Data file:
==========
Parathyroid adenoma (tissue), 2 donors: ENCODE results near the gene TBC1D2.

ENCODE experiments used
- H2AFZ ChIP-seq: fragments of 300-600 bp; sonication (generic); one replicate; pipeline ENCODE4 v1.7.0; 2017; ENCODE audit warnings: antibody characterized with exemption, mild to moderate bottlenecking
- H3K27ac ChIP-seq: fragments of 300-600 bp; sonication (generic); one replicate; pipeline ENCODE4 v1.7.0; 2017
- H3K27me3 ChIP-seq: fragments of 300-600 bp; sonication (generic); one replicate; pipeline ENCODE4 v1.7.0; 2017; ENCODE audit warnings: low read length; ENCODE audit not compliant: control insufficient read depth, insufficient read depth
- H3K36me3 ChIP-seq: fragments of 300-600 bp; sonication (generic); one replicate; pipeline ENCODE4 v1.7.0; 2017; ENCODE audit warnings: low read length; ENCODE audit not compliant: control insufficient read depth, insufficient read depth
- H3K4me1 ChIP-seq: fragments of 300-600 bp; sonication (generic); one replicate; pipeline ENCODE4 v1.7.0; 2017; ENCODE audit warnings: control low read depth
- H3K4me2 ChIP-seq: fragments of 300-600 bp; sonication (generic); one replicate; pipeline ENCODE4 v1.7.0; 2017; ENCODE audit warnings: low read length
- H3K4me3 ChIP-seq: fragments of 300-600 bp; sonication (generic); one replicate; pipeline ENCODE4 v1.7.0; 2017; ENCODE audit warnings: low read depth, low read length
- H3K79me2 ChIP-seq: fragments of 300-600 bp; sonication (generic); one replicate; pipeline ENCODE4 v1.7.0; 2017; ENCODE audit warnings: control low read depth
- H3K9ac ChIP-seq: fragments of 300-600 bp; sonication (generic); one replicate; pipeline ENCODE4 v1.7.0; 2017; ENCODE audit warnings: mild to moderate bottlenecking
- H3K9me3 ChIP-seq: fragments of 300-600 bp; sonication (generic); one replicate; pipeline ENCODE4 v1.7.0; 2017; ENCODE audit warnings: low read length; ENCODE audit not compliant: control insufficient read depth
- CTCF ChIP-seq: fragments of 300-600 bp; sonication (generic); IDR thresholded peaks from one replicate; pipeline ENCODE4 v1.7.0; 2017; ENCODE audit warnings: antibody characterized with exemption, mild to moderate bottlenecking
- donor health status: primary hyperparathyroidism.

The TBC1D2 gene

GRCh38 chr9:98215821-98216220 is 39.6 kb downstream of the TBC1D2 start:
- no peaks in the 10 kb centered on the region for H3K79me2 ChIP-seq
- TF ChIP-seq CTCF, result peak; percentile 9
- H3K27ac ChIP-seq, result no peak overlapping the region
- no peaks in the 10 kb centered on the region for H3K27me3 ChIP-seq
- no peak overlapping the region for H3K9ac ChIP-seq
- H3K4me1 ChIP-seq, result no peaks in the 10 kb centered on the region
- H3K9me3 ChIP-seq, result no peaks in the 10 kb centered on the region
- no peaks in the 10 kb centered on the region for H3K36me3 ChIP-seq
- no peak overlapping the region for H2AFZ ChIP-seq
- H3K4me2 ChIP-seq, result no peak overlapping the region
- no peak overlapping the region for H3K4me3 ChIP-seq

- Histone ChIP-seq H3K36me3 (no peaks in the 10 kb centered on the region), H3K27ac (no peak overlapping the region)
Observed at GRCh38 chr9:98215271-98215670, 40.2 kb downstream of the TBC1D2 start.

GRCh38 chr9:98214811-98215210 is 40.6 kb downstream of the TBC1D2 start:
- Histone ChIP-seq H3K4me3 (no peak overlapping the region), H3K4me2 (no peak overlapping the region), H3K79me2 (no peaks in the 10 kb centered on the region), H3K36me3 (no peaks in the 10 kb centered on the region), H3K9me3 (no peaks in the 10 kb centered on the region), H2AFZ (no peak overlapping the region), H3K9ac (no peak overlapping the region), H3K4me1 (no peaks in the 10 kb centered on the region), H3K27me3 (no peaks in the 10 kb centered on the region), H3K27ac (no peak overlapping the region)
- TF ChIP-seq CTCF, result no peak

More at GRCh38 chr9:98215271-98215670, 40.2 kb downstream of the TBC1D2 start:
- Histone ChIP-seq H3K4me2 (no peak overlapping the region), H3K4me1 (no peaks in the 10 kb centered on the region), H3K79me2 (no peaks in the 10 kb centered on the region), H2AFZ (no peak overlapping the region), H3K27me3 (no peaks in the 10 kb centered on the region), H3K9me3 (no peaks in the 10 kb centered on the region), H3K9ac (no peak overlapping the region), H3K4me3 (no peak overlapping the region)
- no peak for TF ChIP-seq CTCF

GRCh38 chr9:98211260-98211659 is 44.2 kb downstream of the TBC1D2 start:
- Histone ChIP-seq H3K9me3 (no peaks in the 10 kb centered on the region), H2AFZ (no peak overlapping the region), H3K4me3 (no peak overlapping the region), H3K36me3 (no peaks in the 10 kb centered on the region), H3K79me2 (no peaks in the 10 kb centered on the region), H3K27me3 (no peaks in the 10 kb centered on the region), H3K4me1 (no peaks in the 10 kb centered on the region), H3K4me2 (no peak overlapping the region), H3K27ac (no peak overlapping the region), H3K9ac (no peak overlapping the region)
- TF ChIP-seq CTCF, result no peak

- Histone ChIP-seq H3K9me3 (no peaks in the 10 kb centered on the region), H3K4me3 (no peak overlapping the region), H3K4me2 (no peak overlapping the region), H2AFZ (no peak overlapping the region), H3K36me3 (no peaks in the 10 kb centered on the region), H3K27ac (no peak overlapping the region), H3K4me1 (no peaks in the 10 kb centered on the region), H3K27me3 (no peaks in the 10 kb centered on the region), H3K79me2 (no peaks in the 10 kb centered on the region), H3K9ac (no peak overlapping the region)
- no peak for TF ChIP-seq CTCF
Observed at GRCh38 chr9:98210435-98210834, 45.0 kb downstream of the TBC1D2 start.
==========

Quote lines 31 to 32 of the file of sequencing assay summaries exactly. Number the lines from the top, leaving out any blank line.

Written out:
- Histone ChIP-seq H3K4me3 (no peak overlapping the region), H3K4me2 (no peak overlapping the region), H3K79me2 (no peaks in the 10 kb centered on the region), H3K36me3 (no peaks in the 10 kb centered on the region), H3K9me3 (no peaks in the 10 kb centered on the region), H2AFZ (no peak overlapping the region), H3K9ac (no peak overlapping the region), H3K4me1 (no peaks in the 10 kb centered on the region), H3K27me3 (no peaks in the 10 kb centered on the region), H3K27ac (no peak overlapping the region)
- TF ChIP-seq CTCF, result no peak